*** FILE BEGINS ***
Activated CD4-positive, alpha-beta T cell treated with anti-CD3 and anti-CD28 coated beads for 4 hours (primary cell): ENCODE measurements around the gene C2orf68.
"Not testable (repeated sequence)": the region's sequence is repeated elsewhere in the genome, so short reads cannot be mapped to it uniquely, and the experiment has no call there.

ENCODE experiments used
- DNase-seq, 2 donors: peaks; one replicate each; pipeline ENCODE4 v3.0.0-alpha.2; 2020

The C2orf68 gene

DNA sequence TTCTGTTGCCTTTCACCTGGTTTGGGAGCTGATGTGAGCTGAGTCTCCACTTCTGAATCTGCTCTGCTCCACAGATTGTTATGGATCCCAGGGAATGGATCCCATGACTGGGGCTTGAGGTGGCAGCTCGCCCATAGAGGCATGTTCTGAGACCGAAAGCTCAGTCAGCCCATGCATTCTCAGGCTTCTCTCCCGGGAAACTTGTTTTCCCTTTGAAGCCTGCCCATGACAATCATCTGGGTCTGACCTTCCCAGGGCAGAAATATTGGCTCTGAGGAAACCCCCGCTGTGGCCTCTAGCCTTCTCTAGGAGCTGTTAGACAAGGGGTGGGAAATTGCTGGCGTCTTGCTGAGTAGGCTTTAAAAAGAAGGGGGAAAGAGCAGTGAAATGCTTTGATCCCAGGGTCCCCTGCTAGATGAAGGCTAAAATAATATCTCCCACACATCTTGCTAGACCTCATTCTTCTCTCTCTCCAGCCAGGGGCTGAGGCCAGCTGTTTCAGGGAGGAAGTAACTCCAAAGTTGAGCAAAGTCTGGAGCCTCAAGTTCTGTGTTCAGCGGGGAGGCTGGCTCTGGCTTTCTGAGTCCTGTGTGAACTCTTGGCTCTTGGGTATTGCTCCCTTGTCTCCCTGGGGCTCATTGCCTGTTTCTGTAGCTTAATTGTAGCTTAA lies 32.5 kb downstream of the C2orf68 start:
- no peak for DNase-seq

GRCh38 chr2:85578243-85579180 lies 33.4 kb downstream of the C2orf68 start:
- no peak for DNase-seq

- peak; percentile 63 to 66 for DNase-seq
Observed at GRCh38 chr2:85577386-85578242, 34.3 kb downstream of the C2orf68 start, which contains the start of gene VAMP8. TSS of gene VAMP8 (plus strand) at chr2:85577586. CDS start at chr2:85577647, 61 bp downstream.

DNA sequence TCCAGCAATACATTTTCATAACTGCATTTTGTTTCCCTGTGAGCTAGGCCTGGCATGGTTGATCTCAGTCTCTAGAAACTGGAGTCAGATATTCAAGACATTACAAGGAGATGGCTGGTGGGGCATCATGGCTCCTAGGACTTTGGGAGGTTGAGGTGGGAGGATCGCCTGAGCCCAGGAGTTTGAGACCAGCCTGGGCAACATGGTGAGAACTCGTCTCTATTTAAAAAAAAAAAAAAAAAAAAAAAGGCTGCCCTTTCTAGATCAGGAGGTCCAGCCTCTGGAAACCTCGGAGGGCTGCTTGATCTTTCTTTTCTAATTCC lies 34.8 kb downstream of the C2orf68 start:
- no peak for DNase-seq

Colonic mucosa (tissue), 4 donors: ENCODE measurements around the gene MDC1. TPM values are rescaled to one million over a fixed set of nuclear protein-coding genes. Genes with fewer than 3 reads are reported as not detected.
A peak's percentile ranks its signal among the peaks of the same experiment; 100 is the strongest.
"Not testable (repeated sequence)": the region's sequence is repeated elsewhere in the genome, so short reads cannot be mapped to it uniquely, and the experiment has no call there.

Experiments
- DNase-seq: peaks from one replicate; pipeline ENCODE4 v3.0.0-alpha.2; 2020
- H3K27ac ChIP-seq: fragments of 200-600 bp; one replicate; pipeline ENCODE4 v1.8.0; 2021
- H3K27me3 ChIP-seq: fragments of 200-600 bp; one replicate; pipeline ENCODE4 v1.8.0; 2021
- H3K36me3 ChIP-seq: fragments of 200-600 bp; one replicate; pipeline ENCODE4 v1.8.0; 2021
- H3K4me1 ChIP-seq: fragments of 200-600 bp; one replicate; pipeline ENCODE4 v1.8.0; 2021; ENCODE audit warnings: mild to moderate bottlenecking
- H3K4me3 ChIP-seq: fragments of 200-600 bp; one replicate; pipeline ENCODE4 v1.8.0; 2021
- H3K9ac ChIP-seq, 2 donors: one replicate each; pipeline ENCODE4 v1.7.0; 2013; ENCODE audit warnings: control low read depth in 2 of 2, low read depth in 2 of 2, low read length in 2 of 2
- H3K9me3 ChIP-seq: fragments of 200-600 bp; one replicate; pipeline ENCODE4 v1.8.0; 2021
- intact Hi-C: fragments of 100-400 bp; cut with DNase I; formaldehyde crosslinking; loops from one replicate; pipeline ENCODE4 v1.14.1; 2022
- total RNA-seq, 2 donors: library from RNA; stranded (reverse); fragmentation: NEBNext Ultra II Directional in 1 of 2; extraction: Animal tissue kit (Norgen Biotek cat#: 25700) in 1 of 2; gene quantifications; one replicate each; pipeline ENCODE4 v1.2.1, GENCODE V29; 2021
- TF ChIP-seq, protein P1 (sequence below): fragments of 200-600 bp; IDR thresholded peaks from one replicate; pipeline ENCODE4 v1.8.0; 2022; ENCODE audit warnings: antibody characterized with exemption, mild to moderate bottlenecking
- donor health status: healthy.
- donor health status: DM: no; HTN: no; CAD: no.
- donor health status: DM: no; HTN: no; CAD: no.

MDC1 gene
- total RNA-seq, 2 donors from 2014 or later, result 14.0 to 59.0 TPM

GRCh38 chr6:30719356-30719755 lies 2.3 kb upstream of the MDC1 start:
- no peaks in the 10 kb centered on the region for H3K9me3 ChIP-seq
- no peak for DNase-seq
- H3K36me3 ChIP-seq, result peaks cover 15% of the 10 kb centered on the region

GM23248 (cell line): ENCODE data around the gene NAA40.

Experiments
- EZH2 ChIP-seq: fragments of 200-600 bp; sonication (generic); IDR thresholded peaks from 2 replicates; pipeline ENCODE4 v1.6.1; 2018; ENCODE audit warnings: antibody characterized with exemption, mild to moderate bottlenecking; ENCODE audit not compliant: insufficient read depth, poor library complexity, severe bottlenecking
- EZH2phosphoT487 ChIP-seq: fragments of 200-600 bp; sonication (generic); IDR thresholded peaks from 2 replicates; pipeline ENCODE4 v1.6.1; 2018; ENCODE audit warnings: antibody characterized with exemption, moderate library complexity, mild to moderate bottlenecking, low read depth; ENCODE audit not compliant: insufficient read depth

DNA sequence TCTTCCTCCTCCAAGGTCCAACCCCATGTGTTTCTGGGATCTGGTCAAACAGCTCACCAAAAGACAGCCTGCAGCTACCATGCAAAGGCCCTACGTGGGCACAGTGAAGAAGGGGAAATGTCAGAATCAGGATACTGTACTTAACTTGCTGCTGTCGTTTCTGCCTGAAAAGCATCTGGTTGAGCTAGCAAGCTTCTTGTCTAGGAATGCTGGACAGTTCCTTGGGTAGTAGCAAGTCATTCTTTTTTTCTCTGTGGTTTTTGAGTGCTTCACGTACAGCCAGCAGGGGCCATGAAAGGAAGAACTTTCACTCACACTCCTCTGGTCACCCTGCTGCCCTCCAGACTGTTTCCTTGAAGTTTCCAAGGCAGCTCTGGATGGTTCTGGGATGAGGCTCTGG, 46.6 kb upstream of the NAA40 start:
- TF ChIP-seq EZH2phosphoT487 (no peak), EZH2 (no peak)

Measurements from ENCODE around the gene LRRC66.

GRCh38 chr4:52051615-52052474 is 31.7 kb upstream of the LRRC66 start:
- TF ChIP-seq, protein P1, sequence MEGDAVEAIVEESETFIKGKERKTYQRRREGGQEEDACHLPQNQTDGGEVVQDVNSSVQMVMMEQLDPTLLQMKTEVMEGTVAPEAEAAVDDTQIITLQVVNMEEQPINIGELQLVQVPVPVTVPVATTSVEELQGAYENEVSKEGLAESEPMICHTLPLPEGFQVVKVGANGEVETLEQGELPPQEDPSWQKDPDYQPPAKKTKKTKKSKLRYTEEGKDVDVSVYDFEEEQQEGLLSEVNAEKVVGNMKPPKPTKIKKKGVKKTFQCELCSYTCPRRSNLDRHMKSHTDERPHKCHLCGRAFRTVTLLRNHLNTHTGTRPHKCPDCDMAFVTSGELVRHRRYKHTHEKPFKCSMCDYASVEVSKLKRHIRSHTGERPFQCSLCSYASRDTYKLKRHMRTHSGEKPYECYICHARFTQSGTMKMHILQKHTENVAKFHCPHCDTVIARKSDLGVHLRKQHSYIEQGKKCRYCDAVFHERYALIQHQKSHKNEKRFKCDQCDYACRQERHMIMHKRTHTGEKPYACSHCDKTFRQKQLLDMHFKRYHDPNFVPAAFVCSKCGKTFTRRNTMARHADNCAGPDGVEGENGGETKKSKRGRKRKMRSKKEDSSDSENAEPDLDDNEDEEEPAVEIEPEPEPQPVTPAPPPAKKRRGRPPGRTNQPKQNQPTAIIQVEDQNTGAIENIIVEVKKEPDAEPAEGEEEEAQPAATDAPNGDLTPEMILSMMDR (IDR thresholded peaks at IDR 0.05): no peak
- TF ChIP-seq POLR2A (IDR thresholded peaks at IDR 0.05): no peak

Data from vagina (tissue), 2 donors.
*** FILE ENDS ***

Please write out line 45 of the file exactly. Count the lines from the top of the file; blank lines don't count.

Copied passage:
GRCh38 chr4:52051615-52052474 is 31.7 kb upstream of the LRRC66 start: